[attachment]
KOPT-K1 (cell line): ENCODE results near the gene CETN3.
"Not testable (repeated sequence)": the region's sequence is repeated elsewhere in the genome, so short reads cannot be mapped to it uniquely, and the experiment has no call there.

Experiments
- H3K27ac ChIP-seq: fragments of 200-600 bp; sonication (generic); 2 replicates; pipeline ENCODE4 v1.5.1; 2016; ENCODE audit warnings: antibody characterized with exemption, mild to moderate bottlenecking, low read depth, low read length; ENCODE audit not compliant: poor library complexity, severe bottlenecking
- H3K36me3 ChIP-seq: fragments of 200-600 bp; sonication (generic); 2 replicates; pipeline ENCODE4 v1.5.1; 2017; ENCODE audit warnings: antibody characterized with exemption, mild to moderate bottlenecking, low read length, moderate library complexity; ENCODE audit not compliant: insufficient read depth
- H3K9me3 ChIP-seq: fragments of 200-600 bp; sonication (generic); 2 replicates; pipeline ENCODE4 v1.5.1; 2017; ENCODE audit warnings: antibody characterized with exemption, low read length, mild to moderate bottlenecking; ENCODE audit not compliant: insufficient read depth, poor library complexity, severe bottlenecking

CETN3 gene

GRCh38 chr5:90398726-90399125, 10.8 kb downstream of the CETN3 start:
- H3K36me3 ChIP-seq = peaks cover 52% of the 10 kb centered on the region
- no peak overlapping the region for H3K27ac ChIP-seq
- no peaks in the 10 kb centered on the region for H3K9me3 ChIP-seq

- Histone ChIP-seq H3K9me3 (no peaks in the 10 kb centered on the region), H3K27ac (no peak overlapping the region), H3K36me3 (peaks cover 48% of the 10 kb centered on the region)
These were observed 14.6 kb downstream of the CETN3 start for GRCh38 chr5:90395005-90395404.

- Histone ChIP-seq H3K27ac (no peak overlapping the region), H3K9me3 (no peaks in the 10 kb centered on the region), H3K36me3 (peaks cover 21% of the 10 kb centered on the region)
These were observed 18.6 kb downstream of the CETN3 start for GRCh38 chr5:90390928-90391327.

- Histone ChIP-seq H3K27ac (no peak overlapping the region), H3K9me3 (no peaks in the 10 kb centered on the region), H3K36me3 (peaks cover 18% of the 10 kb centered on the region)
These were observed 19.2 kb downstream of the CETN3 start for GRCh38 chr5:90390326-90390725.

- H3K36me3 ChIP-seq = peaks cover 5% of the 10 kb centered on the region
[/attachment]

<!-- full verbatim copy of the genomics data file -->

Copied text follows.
KOPT-K1 (cell line): ENCODE results near the gene CETN3.
"Not testable (repeated sequence)": the region's sequence is repeated elsewhere in the genome, so short reads cannot be mapped to it uniquely, and the experiment has no call there.

Experiments
- H3K27ac ChIP-seq: fragments of 200-600 bp; sonication (generic); 2 replicates; pipeline ENCODE4 v1.5.1; 2016; ENCODE audit warnings: antibody characterized with exemption, mild to moderate bottlenecking, low read depth, low read length; ENCODE audit not compliant: poor library complexity, severe bottlenecking
- H3K36me3 ChIP-seq: fragments of 200-600 bp; sonication (generic); 2 replicates; pipeline ENCODE4 v1.5.1; 2017; ENCODE audit warnings: antibody characterized with exemption, mild to moderate bottlenecking, low read length, moderate library complexity; ENCODE audit not compliant: insufficient read depth
- H3K9me3 ChIP-seq: fragments of 200-600 bp; sonication (generic); 2 replicates; pipeline ENCODE4 v1.5.1; 2017; ENCODE audit warnings: antibody characterized with exemption, low read length, mild to moderate bottlenecking; ENCODE audit not compliant: insufficient read depth, poor library complexity, severe bottlenecking

CETN3 gene

GRCh38 chr5:90398726-90399125, 10.8 kb downstream of the CETN3 start:
- H3K36me3 ChIP-seq = peaks cover 52% of the 10 kb centered on the region
- no peak overlapping the region for H3K27ac ChIP-seq
- no peaks in the 10 kb centered on the region for H3K9me3 ChIP-seq

- Histone ChIP-seq H3K9me3 (no peaks in the 10 kb centered on the region), H3K27ac (no peak overlapping the region), H3K36me3 (peaks cover 48% of the 10 kb centered on the region)
These were observed 14.6 kb downstream of the CETN3 start for GRCh38 chr5:90395005-90395404.

- Histone ChIP-seq H3K27ac (no peak overlapping the region), H3K9me3 (no peaks in the 10 kb centered on the region), H3K36me3 (peaks cover 21% of the 10 kb centered on the region)
These were observed 18.6 kb downstream of the CETN3 start for GRCh38 chr5:90390928-90391327.

- Histone ChIP-seq H3K27ac (no peak overlapping the region), H3K9me3 (no peaks in the 10 kb centered on the region), H3K36me3 (peaks cover 18% of the 10 kb centered on the region)
These were observed 19.2 kb downstream of the CETN3 start for GRCh38 chr5:90390326-90390725.

- H3K36me3 ChIP-seq = peaks cover 5% of the 10 kb centered on the region